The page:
Recent graduate receives grant for sleep psychology research

  • Anna Johnson headshot
  • Anna Johnson headshot

Alumna Anna Johnson ('21) is the recent recipient of a Psi Chi regional research award. Psi Chi is a psychology honor society whose mission is to recognize and promote excellence in the psychology field. Johnson's abstract, Sleep and Cognition in Undergraduate Students, was selected at the Midwestern Psychological Association’s annual meeting out of over 550 abstracts.

Johnson, a psychology major and music minor, found an interest while at NWU in researching how the lack of sleep can affect undergraduate students. 

Where to start

Johnson became interested in sleep research after hearing about the topic in class. Professor of Psychology Dr. Marilyn Petro encouraged Johnson to learn more as sleep research is an area of psychology with little recognition. "I thought it was the most interesting thing that we don’t talk about sleep."

Johnson wanted to be original in her research, "My project examined students’ abilities to pay attention. Especially, if students wake up with or without an alarm. [The project] was a huge time commitment for me.” But she knew her hard work would help her succeed during her time at NWU and beyond. 

Research in action 

Johnson described the processes of conducting the research project with a sense of excitement - a process that would eventually lead her to the Psi Chi award. “There were three parts to my study. Prototype was one part, and cognition and reaction time were the second parts. The third concept was social jet lag which occurs when someone’s sleep rhythm doesn’t match up with the time they have to wake up for school or work, "said Johnson." I had students come in on different days, and we discovered if they were morning or night people using a questionnaire. One day they got up with an alarm and one time they did not to see if their social jet lag was associated with their alarms. People waking up with an alarm had worse reactions times than those who woke up naturally."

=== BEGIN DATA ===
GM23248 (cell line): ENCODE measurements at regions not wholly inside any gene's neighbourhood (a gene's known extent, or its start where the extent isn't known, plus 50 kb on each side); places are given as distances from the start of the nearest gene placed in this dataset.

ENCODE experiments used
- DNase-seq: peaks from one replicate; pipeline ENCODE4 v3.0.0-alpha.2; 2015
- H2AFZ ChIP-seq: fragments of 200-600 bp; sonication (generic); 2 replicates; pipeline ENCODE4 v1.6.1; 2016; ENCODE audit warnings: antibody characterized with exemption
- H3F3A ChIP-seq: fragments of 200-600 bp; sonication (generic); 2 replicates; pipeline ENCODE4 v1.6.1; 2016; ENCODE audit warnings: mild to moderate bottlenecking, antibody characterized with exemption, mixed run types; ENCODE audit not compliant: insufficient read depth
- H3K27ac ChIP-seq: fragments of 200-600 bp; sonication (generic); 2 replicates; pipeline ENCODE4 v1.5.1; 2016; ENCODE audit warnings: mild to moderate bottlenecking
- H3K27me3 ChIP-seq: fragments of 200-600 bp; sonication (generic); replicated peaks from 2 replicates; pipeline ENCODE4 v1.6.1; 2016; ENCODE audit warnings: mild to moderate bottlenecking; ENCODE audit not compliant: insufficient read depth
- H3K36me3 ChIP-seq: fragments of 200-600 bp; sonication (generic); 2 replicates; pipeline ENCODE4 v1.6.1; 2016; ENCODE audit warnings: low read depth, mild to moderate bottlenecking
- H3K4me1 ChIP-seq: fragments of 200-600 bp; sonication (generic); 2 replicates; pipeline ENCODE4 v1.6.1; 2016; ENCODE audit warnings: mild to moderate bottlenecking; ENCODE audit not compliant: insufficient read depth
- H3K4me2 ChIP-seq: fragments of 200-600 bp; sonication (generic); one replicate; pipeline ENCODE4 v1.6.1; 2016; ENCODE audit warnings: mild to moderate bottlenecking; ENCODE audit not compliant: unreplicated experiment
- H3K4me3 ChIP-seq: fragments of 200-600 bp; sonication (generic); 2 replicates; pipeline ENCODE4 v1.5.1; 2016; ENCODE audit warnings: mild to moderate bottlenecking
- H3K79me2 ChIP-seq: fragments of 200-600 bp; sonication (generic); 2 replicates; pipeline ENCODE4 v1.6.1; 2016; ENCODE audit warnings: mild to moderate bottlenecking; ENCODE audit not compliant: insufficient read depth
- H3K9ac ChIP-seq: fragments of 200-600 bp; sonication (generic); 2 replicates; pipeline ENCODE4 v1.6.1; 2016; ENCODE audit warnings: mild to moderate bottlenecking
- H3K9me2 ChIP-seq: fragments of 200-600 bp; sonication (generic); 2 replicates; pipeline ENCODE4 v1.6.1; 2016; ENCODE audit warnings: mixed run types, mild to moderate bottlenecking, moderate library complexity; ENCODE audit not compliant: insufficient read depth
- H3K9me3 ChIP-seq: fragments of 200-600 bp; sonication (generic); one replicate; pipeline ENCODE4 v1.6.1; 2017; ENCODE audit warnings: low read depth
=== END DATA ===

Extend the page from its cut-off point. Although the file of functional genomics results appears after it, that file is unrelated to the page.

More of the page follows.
Understanding how sleep rhythms and cognitive thinking was essential to her project. She was surprised at how social jet lag has such a heavy impact on students’ daily lives. Her project encompassed the differences between natural sleep processes and using external devices to wake up. “I think it is interesting to see how sometimes people can struggle to pay attention to certain classes, like classes that start in the morning. I saw the consequences of what I was studying and the impact it has on people’s everyday lives. When I was doing my research, I found that people experiencing social jet lag may experience difficulties throughout the day. It’s possible the social prototypes might have more inherent problems, I want to explore that further,” said Johnson.

Support makes all the difference 

Her unique research showed great promise in helping her apply for graduate schools. With the prestigious Psi Chi award, she had the experience needed to take her psychology career to the next level. “I love sleep research and reading about it. I wanted to contribute to the field. I also wanted the experience. It’s important to have research, especially going to graduate school. Hopefully my research project can help me out a little bit,” said Johnson.

Along the way, Johnson had the support she needed to be successful in her project. Nebraska Wesleyan faculty members Dr. Elizabeth Freeman, Dr. Petro, and Dr. Trace Vardsveen all gave Johnson advice to perfect her craft. “Dr. Freeman was so great. She was always there to help me no matter what. She said we had an open invitation to her office and she helped me navigate [my research] during COVID. It was a positive experience." Johnson continued, "Dr. Petro gave me some good insight about sleep research as well, and Dr. Vardsveen was so helpful with my statistical design."

Johnson's research project captivated the eyes of Psi Chi honor society, and her colleagues here at NWU. Congratulations, Anna on your academic success and we look forward to seeing you grow as a psychology scholar!